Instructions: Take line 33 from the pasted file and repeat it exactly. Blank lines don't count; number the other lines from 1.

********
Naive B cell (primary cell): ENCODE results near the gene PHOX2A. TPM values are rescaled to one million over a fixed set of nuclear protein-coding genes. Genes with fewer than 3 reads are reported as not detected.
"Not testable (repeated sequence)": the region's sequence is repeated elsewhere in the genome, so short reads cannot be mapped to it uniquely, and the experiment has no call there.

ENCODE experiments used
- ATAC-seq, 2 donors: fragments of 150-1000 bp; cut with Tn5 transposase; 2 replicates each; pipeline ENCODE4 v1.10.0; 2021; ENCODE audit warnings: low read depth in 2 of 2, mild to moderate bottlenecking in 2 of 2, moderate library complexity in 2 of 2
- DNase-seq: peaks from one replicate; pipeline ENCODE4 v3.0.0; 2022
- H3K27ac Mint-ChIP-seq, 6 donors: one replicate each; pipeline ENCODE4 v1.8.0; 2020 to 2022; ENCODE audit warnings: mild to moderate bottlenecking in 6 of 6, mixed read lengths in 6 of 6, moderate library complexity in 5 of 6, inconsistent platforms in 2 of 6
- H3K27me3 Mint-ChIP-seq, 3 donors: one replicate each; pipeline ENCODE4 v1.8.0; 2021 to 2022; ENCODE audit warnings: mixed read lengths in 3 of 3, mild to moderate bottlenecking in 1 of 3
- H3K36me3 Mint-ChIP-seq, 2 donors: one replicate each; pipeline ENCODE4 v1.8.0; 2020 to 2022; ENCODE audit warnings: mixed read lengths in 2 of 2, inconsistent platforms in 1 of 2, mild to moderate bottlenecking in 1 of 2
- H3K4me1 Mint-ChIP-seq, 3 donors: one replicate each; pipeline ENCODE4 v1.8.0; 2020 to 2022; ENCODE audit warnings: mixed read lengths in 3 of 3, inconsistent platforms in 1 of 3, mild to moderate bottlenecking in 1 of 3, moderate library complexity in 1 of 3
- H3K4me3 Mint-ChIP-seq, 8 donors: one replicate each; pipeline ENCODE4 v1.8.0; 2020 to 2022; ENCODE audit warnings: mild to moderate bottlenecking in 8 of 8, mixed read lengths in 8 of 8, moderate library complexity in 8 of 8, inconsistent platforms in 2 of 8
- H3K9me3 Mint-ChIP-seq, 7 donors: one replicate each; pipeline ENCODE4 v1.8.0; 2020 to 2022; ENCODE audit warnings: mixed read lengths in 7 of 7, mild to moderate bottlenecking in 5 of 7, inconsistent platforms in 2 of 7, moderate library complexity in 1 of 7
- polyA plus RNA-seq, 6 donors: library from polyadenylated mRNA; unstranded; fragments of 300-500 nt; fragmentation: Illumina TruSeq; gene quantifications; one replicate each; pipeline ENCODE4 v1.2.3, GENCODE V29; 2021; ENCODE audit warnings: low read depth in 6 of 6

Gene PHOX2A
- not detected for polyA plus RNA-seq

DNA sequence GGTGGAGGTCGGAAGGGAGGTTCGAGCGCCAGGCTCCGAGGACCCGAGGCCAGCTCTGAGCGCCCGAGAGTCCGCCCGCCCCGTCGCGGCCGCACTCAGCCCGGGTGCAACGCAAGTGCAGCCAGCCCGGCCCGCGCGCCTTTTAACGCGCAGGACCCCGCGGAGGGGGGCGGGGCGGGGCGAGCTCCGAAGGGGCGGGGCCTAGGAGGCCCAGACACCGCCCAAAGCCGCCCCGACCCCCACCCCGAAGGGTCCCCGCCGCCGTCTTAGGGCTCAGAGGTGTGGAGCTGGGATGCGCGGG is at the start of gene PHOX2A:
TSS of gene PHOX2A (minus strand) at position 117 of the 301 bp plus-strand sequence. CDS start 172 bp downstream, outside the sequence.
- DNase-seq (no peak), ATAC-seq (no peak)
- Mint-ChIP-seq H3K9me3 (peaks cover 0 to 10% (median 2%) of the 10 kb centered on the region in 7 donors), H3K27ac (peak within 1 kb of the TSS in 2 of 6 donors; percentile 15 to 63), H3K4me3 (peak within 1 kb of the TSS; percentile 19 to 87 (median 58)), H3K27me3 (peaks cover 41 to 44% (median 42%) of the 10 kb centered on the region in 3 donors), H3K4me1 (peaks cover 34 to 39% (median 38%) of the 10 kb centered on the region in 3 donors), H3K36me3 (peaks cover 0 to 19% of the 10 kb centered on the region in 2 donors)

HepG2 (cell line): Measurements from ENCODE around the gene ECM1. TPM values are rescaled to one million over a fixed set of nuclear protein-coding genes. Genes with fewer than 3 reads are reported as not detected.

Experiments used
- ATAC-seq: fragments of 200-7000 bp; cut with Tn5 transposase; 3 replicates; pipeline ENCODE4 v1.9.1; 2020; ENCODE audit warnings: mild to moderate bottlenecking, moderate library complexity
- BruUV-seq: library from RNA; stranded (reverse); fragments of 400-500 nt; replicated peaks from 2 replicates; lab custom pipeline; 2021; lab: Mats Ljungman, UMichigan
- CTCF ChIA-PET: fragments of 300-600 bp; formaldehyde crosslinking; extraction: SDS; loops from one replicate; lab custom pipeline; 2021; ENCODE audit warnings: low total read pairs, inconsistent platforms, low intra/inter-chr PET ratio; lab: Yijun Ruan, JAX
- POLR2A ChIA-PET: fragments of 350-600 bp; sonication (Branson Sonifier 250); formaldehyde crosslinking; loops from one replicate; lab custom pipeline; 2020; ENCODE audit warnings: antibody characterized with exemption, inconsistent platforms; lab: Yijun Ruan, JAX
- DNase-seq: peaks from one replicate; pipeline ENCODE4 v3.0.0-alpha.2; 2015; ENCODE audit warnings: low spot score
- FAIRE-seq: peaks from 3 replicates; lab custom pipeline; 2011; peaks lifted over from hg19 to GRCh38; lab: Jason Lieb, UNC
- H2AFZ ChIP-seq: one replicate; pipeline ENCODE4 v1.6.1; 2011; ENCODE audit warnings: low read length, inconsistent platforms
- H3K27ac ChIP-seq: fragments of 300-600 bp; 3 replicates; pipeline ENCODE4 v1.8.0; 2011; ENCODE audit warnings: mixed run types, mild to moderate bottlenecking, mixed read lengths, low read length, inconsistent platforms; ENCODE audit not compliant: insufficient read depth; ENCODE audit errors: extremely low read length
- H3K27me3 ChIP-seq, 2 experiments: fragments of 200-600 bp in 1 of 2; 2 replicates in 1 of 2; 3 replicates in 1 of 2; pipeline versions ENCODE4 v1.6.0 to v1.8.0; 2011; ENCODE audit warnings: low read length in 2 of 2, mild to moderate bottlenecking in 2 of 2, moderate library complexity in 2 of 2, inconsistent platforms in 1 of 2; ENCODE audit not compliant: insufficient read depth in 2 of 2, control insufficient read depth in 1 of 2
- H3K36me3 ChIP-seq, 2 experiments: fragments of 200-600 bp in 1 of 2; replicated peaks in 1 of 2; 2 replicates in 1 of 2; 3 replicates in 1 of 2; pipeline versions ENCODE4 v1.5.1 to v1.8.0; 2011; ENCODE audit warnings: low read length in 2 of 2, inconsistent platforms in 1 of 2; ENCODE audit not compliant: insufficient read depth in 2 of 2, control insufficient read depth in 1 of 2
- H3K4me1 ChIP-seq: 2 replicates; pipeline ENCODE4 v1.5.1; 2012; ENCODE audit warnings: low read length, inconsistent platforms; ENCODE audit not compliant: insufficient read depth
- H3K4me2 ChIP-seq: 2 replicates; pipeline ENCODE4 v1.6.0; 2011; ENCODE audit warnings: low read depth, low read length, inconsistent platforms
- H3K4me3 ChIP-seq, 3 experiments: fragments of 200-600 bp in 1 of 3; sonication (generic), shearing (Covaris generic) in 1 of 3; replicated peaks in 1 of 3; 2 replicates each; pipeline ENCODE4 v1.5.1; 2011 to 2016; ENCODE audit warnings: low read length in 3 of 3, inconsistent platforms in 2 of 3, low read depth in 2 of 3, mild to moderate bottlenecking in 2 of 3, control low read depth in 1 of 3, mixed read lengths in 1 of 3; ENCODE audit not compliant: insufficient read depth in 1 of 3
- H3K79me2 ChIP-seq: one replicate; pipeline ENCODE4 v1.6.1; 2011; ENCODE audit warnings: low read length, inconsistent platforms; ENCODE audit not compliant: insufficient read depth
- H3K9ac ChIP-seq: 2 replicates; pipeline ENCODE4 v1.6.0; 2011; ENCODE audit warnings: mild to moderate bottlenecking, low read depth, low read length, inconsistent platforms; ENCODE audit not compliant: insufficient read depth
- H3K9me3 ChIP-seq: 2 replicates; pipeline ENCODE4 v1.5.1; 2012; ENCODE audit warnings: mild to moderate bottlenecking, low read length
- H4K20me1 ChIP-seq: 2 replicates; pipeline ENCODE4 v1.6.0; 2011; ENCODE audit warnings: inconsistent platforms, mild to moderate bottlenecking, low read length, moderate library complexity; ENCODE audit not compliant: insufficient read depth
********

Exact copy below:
- H3K4me3 ChIP-seq, 3 experiments: fragments of 200-600 bp in 1 of 3; sonication (generic), shearing (Covaris generic) in 1 of 3; replicated peaks in 1 of 3; 2 replicates each; pipeline ENCODE4 v1.5.1; 2011 to 2016; ENCODE audit warnings: low read length in 3 of 3, inconsistent platforms in 2 of 3, low read depth in 2 of 3, mild to moderate bottlenecking in 2 of 3, control low read depth in 1 of 3, mixed read lengths in 1 of 3; ENCODE audit not compliant: insufficient read depth in 1 of 3